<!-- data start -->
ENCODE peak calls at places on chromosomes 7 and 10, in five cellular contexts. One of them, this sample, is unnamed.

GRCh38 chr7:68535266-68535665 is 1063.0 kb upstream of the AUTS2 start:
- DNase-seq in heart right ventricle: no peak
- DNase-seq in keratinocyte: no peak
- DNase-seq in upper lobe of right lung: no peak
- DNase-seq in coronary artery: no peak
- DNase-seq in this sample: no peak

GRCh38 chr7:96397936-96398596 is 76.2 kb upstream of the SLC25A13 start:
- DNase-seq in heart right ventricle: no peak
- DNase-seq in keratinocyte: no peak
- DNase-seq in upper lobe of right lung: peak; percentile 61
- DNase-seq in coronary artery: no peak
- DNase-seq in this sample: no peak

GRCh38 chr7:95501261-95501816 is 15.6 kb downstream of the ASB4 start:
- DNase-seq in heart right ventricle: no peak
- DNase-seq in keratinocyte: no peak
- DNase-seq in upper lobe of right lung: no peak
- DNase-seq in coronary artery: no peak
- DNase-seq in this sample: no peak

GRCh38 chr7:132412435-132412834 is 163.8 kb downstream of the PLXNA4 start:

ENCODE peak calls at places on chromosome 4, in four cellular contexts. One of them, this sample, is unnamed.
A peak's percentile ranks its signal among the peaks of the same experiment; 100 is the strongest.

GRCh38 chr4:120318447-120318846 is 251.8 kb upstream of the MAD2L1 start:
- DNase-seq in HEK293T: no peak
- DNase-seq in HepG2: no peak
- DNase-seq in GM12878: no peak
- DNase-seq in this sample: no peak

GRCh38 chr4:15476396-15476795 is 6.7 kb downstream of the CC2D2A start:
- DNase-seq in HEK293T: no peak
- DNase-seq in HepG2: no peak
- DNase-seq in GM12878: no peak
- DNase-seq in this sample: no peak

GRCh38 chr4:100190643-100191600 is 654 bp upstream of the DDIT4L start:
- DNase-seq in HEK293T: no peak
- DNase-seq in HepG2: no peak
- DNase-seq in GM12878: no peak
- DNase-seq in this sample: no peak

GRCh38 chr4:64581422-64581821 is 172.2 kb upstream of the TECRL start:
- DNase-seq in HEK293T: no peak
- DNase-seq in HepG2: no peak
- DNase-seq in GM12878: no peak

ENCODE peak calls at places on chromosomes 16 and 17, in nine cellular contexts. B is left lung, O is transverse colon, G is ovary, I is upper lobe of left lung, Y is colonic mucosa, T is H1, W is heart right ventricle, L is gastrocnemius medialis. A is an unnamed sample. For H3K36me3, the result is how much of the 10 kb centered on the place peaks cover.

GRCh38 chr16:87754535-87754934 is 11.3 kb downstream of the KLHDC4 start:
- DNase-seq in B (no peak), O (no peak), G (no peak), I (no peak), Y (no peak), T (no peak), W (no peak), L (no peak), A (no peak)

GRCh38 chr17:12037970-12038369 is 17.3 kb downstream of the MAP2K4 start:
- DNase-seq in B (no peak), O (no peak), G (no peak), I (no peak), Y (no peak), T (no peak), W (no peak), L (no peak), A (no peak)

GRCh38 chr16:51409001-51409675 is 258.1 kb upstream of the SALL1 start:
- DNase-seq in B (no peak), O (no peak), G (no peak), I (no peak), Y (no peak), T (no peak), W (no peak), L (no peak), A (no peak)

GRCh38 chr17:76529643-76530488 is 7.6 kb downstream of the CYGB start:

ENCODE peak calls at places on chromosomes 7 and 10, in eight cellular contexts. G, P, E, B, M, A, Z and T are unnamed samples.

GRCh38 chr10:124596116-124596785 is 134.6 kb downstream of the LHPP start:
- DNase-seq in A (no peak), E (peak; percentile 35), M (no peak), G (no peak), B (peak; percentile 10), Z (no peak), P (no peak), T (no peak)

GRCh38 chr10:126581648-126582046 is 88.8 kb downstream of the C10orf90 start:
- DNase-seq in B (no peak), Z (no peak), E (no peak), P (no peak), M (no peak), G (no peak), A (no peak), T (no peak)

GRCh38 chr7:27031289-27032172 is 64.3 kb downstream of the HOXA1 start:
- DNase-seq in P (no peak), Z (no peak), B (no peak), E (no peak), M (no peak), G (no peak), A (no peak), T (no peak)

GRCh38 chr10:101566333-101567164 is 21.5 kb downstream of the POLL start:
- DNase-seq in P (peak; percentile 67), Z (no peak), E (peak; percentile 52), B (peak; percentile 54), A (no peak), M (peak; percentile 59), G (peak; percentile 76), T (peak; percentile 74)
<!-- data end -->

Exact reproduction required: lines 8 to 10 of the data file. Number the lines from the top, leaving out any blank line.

GRCh38 chr7:96397936-96398596 is 76.2 kb upstream of the SLC25A13 start:
- DNase-seq in heart right ventricle: no peak
- DNase-seq in keratinocyte: no peak